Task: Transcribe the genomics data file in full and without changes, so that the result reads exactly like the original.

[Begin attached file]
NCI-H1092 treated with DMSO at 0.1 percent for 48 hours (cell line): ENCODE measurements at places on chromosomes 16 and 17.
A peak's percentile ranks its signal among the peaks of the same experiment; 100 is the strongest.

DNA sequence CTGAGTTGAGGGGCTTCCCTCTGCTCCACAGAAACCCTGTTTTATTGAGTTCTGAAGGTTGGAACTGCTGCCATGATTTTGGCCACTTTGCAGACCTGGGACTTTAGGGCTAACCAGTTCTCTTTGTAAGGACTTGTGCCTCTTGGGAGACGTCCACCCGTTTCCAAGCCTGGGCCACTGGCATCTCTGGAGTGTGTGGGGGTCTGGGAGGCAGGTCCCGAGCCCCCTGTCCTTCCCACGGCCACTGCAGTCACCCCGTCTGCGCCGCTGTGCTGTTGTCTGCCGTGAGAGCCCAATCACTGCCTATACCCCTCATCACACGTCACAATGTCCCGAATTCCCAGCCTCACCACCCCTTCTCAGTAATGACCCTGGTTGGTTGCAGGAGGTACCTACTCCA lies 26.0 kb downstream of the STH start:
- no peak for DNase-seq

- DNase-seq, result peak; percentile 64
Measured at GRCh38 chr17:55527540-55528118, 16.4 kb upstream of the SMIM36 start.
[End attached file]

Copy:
NCI-H1092 treated with DMSO at 0.1 percent for 48 hours (cell line): ENCODE measurements at places on chromosomes 16 and 17.
A peak's percentile ranks its signal among the peaks of the same experiment; 100 is the strongest.

DNA sequence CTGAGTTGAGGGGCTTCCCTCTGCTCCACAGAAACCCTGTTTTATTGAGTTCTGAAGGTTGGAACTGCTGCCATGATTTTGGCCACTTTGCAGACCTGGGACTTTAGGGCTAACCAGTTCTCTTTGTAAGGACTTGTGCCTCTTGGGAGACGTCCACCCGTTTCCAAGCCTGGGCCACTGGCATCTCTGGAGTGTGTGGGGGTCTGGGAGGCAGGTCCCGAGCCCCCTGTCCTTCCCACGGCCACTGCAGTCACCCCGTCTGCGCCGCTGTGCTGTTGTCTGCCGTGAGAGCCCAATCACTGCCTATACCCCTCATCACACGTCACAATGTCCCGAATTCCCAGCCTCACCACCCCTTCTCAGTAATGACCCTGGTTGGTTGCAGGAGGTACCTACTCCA lies 26.0 kb downstream of the STH start:
- no peak for DNase-seq

- DNase-seq, result peak; percentile 64
Measured at GRCh38 chr17:55527540-55528118, 16.4 kb upstream of the SMIM36 start.